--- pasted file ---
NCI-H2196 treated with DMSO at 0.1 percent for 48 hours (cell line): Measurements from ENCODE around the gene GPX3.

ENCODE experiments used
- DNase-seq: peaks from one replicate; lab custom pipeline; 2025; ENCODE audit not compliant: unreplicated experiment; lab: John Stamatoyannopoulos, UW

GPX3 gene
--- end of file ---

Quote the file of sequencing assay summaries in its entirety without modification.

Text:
NCI-H2196 treated with DMSO at 0.1 percent for 48 hours (cell line): Measurements from ENCODE around the gene GPX3.

ENCODE experiments used
- DNase-seq: peaks from one replicate; lab custom pipeline; 2025; ENCODE audit not compliant: unreplicated experiment; lab: John Stamatoyannopoulos, UW

GPX3 gene